Block on Trump's Asylum Ban Upheld by Supreme Court
A company making USB drives discovered that honesty isn't just the best policy -- it's the only policy that the SEC likes. Following some questionable press releases and financial disclosures, the SEC investigated the company and its PR firm, then filed a civil action against them.
A jury found in favor of the SEC at trial. On appeal, the Eleventh Circuit affirmed the judgment in this case of a fairly ham-handed scheme to boost stock prices by lying (and not doing it very well).
Too Good to Be True
CyberKey made USB drives preloaded with encryption software so that users could encrypt the data on the drives. A marketing company called MJMM, a subsidiary of Big Apple Consulting, agreed to promote CyberKey's business in exchange for cash or CyberKey stock (throughout their relationship, CyberKey paid only in stock, suggesting -- according to Courthouse News Service -- that this was a "pump and dump" scheme).
CyberKey CEO James Plant began to falsely report that it had been awarded contracts (of increasing value every time he told the story) with the "Military Post Exchange," a branch of government that doesn't exist. Plant even fabricated official-looking contracts, which the Eleventh Circuit said "contained several obvious inconsistencies," meaning Big Apple's head honchos didn't look them carefully enough. And even though CyberKey purportedly received a $4.2 million contract, it had just $6,000 in its bank account.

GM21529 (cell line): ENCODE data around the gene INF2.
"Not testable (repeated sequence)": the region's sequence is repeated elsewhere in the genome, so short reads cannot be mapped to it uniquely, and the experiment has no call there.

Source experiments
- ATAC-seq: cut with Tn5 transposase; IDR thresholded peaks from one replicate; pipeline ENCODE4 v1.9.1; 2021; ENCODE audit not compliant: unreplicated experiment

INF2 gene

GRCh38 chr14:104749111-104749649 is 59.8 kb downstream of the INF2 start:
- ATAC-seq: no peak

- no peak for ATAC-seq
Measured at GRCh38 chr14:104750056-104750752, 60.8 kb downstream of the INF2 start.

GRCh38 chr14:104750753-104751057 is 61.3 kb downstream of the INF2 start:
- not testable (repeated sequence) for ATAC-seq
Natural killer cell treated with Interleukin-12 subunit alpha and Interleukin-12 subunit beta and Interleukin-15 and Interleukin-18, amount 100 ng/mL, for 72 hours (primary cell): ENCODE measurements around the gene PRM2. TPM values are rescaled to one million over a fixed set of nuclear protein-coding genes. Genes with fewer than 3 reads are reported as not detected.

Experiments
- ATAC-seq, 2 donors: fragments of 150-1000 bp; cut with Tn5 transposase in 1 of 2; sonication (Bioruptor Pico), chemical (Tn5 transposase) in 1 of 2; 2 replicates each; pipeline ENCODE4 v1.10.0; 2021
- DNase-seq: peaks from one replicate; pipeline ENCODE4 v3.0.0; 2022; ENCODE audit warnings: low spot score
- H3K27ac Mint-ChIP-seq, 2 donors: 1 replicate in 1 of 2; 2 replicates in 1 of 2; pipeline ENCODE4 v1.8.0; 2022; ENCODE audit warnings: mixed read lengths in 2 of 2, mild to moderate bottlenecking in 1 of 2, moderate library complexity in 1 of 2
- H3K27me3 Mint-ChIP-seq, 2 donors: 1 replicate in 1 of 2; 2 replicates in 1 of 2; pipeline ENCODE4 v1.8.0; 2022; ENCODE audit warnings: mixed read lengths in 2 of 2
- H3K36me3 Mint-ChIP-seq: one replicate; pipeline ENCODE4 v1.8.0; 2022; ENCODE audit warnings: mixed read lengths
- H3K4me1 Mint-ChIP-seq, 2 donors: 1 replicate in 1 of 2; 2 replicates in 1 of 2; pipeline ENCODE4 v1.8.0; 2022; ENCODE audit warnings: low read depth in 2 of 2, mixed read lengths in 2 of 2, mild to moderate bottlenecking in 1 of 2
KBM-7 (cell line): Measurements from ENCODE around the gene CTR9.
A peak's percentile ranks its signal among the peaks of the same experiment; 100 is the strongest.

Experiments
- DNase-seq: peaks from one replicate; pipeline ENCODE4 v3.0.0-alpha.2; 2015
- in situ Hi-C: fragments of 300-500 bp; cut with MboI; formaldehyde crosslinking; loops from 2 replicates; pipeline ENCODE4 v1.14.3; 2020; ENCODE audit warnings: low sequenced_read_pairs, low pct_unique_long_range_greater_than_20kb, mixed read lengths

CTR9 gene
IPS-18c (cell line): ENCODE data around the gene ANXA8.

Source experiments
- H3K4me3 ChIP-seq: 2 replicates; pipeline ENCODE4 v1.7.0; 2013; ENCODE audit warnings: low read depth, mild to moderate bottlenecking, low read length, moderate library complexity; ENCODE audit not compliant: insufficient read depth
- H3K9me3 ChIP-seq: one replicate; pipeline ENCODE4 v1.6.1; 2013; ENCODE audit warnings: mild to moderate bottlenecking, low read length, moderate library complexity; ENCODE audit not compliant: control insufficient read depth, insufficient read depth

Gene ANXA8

Nevertheless, Big Apple drafted a press release touting the new contracts, as it did with other press releases over the next 15 months -- all touting fake contracts.
We Had No Idea
Eventually (and you knew this was going to happen, right?), DHS came calling. They spoke to Big Apple about CyberKey's alleged contracts, which DHS said it had no record of. The whole scheme fell apart and Plant was sentenced to 97 months (that's eight years) for securities fraud. The SEC also filed a civil suit against CyberKey and Big Apple for making misleading statements.
The defendants claimed that they didn't act with the requisite intent to commit the fraud. In particular, Big Apple defendants said they didn't act "knowingly," which might be true -- except that definition also encompasses "severe recklessness." Similarly, Big Apple objected to including "deliberate ignorance" in the jury instructions. While it claimed that such a standard usually applies only to criminal cases, the Eleventh Circuit said there was no problem with applying it to civil cases in general, and this case in particular, finding "there was more than sufficient evidence to support the instruction."
There were plenty of opportunities, the court said, where a red flag should have gone up -- the small amount of money in the checking account and the contract document full of errors not being the least of them. And then, when DHS came calling, Big Apple still didn't investigate. All of this, the court said, added up to "deliberate ignorance."